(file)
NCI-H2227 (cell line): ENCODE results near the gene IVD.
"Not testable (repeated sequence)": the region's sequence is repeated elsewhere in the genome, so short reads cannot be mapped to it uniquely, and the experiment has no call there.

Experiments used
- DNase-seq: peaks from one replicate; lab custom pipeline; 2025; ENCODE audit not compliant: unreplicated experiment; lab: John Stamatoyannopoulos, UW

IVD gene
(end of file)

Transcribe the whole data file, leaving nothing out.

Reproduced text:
NCI-H2227 (cell line): ENCODE results near the gene IVD.
"Not testable (repeated sequence)": the region's sequence is repeated elsewhere in the genome, so short reads cannot be mapped to it uniquely, and the experiment has no call there.

Experiments used
- DNase-seq: peaks from one replicate; lab custom pipeline; 2025; ENCODE audit not compliant: unreplicated experiment; lab: John Stamatoyannopoulos, UW

IVD gene